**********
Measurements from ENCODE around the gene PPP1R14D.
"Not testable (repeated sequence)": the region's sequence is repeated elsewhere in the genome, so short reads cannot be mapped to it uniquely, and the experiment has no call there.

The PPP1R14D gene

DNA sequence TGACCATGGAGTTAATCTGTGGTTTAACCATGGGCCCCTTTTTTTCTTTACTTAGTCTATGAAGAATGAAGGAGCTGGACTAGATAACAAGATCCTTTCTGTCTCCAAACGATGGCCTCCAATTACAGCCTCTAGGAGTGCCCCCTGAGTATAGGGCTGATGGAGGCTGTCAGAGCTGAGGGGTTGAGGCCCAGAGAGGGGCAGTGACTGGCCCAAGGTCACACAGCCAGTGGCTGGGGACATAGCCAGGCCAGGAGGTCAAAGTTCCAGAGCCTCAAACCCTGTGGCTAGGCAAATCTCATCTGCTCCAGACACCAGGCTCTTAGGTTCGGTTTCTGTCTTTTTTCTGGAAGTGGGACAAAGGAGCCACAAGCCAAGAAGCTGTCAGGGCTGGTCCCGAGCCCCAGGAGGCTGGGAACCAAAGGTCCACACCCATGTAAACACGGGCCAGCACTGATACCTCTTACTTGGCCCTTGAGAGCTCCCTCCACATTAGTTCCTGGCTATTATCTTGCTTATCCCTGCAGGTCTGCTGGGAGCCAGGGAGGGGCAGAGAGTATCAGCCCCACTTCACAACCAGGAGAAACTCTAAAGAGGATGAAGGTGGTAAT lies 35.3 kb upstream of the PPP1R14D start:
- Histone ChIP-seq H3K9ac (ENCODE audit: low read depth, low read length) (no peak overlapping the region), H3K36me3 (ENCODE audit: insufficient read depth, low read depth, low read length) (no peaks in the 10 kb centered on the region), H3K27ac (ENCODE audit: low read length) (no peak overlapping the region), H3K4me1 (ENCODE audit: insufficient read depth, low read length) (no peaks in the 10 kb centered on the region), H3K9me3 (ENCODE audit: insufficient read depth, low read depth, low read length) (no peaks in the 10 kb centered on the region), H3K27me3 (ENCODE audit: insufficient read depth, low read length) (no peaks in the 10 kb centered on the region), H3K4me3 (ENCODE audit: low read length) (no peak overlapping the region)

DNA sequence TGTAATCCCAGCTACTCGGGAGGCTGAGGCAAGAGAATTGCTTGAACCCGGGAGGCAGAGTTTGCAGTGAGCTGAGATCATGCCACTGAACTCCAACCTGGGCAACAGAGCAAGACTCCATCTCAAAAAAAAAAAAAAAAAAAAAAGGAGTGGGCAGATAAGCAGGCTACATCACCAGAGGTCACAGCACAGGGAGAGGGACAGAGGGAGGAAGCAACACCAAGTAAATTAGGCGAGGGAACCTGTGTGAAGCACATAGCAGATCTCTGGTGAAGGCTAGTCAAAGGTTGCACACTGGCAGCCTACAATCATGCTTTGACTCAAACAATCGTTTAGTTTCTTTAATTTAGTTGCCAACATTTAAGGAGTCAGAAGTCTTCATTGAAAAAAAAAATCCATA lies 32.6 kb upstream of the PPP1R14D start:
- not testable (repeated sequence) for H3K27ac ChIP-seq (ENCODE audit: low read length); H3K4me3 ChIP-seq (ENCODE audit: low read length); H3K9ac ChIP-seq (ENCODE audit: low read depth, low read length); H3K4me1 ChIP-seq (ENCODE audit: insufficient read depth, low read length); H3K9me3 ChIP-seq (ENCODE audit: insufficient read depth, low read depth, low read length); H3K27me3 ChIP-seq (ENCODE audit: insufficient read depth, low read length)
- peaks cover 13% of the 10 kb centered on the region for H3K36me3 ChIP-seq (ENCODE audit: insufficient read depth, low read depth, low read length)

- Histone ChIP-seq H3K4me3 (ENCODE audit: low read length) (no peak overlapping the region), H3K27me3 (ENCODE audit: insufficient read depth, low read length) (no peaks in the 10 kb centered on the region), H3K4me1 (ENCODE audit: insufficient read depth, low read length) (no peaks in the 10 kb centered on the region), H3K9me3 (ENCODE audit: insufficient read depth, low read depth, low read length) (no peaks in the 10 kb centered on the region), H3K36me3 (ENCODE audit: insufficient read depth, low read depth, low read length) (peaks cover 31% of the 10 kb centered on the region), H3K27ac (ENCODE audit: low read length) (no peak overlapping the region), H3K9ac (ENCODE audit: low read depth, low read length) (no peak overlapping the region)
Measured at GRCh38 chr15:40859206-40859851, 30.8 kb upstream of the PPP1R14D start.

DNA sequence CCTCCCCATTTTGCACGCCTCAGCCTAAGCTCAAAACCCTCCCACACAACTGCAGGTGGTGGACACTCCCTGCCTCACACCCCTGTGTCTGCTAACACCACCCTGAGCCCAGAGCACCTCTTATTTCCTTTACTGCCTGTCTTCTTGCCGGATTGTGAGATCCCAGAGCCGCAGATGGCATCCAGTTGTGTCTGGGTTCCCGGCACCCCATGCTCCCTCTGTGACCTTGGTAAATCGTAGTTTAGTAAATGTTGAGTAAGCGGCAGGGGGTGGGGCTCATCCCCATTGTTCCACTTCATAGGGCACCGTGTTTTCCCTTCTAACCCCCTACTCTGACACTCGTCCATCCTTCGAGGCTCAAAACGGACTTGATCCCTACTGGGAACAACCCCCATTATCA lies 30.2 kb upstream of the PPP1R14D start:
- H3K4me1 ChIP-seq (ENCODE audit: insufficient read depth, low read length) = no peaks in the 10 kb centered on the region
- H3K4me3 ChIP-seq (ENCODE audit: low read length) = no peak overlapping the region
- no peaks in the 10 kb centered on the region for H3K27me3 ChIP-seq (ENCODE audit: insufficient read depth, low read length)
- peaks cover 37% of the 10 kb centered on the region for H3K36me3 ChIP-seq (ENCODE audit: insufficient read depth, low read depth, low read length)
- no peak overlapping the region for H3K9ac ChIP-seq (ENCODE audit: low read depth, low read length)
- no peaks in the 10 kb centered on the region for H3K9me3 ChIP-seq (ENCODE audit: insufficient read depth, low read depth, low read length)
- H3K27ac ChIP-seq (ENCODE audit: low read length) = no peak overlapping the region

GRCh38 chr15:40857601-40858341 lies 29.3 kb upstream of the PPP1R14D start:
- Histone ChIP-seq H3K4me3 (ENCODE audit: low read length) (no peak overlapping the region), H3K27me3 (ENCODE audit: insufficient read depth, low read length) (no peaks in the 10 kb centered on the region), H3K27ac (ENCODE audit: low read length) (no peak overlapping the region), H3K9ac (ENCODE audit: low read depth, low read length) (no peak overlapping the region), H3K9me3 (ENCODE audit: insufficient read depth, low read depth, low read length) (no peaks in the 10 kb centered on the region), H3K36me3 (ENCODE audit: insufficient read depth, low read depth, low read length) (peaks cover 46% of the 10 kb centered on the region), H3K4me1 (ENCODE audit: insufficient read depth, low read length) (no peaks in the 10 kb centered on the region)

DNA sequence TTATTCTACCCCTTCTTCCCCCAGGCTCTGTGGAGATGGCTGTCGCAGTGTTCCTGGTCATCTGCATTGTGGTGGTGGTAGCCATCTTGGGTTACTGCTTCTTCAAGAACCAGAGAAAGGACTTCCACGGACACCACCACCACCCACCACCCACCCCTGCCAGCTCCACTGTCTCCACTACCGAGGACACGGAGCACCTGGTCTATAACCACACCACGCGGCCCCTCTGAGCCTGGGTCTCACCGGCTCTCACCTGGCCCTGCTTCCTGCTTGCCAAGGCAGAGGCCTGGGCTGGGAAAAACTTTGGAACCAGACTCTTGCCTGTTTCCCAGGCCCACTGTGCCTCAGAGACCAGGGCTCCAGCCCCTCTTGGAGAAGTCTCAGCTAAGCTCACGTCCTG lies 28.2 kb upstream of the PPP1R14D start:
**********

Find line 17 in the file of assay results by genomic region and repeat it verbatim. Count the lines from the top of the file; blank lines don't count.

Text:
- no peaks in the 10 kb centered on the region for H3K9me3 ChIP-seq (ENCODE audit: insufficient read depth, low read depth, low read length)